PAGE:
An Iowa legislative subcommittee is meeting today to consider Senate Study Bill 3164, which is “an Act authorizing licensees authorized to conduct gambling games on an excursion boat, gambling structure, or racetrack enclosure to operate internet wagering on poker and making penalties applicable.”
The study, conducted by the Iowa Racing and Gaming Commission, reveals that $13 million to $60 million dollars a year could be raked by operators. That creates the potential to generate up to $13 million in tax revenue for the state at a tax rate of 22 percent.
Staunch critics of legalized online gaming in Iowa believe it would cause addiction to surge, though the new bill has included language to help alleviate such concerns. For example, the bill requires “for internet wagering licensees, the process shall allow players to limit the maximum amount of money that may be transferred by that player into an internet wagering account in a 24-hour period.”
The bill also explains that “Internet wagering shall be limited to wagering on poker and all of its variations,” and that the licensee must verify that players are at least 21 years old. Any existing or new gaming operation also must submit an application and meet established criteria before being allowed to conduct internet wagering.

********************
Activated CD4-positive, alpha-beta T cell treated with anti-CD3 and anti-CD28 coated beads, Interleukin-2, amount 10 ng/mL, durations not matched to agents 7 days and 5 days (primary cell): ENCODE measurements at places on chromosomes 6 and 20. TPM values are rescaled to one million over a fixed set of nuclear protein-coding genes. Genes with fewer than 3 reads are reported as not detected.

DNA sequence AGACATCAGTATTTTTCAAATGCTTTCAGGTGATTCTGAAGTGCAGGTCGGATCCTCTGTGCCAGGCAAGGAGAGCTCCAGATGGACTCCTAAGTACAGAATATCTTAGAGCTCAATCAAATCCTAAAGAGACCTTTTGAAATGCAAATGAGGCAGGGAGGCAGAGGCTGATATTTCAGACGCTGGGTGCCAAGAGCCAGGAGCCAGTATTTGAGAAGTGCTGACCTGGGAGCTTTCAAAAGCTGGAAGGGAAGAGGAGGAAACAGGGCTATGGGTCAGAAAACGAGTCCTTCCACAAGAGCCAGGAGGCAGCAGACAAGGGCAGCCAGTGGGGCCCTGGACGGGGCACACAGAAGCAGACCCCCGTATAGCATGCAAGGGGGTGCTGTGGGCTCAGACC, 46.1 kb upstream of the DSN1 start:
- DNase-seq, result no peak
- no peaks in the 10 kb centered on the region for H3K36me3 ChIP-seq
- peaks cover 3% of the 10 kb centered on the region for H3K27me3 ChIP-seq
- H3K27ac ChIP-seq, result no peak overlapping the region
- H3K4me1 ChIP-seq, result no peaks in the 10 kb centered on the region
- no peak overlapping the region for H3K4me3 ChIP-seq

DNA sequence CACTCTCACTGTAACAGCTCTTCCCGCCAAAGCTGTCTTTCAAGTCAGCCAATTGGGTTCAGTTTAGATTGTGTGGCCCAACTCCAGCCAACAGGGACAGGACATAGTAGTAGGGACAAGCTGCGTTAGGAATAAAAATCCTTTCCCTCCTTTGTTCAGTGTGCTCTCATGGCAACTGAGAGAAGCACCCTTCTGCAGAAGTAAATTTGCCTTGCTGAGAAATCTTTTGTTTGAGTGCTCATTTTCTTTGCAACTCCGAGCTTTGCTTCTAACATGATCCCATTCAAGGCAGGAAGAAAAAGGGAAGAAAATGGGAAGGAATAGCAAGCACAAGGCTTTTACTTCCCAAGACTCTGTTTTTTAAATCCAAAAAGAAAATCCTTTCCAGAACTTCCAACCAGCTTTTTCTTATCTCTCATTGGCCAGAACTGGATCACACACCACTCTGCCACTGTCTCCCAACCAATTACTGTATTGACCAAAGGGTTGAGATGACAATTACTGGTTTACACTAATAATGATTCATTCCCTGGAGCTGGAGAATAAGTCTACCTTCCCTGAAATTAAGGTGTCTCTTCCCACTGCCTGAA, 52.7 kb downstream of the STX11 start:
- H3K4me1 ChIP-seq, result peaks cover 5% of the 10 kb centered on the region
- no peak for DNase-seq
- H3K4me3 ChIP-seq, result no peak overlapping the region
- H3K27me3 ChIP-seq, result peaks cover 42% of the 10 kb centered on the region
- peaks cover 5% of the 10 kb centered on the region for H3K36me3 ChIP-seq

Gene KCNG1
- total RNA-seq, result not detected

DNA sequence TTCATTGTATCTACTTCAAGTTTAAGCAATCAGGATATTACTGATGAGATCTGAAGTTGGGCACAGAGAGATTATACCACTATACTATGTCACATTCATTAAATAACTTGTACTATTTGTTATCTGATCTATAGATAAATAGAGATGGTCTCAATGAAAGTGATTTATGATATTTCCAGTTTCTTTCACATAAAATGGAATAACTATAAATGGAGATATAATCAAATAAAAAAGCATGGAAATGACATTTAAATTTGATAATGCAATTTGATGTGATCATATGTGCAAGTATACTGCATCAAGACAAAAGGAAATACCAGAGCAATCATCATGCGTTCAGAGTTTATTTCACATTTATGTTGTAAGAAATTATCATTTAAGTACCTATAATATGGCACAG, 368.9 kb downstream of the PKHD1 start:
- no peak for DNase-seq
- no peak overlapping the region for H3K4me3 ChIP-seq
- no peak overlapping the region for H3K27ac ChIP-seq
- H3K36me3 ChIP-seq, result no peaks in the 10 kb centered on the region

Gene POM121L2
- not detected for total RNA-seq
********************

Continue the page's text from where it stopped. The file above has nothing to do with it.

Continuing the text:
Finally, any licensee must make the following information available upon request:
- Monthly auditable and aggregate financial statements of internet wagering transactions.
- Calculation of all fees payable to government.
- The identity of registered players.
- The balance on a registered player’s account at the start of a session of play.
- The wagers place on each game time stamped by the games server.
- The result of each game time stamped by the games server.
- The amount won or lost by a registered player.
- The balance on a registered player’s account at the end of the game.
To view the Senate Study Bill 3164 in its entirety, click here.
Iowa is now the fourth state in two years to consider an intrastate poker bill, joining Hawaii, New Jersey, and Nevada, with only the latter having adopted the bill and taken steps to make online gaming a reality.
PokerNews will have more on this story after the Iowa legislative subcommittee has finished discussing the bill.
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